The sequences for groups of four look like this (the numbers represent scale degrees):
- 1 2 3 4
- 2 3 4 5
- 3 4 5 6
- 4 5 6 7
- 5 6 7 1
- 6 7 1 2
- 7 1 2 3
Begin this exercise by choosing an interval to work with. If you choose the interval of thirds, begin on the lowest root note and the third interval of that note, then move on to the second scale degree and the third interval of that note, and so on. Begin with smaller intervals, because the exercise gets trickier with bigger intervals.
The following four exercises are meant to put what you’ve practiced so far in a musical context. Many people’s improvised solos sound like scale exercises. These musical exercises help solve the problem.
5. Nursery rhymes
The exercise is straightforward, but it will take some time initially. Simply use your major scale to play any nursery rhyme. Nursery rhymes have relatively simple melodies, which is why it’s best to begin with them, but feel free to move on to more complex melodies once you’re bored with nursery rhymes.
6. Sing what you want to play
If you have no problems singing in pitch, this is an exercise you can try. Simply sing a short phrase, then play the exact same phrase on your instrument. This exercise shortens the time between “thought” and “action.” Eventually, you will be able to sing AND play melodies simultaneously with no pause between what comes out of your mouth and what comes out of your instrument.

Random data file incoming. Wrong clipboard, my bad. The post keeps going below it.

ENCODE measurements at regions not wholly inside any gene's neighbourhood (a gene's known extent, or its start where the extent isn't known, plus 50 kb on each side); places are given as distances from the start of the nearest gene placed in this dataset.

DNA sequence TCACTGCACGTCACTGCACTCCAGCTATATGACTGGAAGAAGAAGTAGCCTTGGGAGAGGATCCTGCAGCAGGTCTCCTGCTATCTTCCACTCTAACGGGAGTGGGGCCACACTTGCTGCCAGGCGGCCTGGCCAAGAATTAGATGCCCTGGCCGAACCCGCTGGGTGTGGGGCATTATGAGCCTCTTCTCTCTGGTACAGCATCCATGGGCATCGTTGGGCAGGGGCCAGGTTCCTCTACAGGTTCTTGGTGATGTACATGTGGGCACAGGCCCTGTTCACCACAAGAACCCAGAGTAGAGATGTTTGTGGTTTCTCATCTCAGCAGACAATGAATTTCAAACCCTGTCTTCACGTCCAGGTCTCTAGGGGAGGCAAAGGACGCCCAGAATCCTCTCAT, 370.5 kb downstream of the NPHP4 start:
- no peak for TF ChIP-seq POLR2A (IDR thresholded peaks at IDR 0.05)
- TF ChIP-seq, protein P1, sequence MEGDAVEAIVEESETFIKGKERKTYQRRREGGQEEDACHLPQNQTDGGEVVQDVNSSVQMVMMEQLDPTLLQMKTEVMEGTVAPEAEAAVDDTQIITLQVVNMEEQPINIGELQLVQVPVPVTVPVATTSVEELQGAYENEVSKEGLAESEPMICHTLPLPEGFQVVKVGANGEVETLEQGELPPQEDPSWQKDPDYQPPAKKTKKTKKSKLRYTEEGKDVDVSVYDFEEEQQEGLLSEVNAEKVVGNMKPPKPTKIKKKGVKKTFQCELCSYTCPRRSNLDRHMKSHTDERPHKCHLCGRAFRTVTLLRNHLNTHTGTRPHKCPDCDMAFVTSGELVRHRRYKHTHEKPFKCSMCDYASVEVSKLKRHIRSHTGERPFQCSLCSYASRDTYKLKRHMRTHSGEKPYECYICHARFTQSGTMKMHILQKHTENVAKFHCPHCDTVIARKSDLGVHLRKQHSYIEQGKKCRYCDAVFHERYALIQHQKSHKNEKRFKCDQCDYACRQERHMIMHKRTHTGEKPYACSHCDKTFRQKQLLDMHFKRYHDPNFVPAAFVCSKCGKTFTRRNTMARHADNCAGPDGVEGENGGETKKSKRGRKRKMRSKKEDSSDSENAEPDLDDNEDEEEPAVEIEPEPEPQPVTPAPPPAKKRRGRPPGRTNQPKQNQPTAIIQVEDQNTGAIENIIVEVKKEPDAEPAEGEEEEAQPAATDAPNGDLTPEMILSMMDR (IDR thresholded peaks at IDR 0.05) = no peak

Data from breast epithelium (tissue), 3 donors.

7. Transcribe solos
This exercise may be the most important of them all. You simply have to listen to solos of your musical heroes and transcribe them by ear. Avoid using tabs or scores. You might make many mistakes initially, but it is all a part of the learning process. The point of this exercise is to learn from the greats, and if you can play what you hear with your ears, you will eventually be able to play what you hear in your head. Check out this article if you need more help with transcribing songs by ear.
The final musical exercise is simply improvising. You don’t have to turn on a backing track if you don’t want to; you can simply noodle along the notes of the scale. Spend a lot of time doing this and exploring the possibilities of the scale. When you feel comfortable, turn on a backing track in the same key and scale, and then try your hand at that. There is no better musical exercise for improvising than improvising itself.
There are many different scale exercises out there, and they probably all work just as well as these eight. But I’d like you to focus on just a few exercises at a time. These exercises I’ve given will last you a long time. Work on mastering them one by one before moving on to others.
Remember, don’t rush yourself when doing exercises because that leads to bad technique, and bad technique leads to sloppy playing.
For more exercises and lessons, check out Liberty Park Music!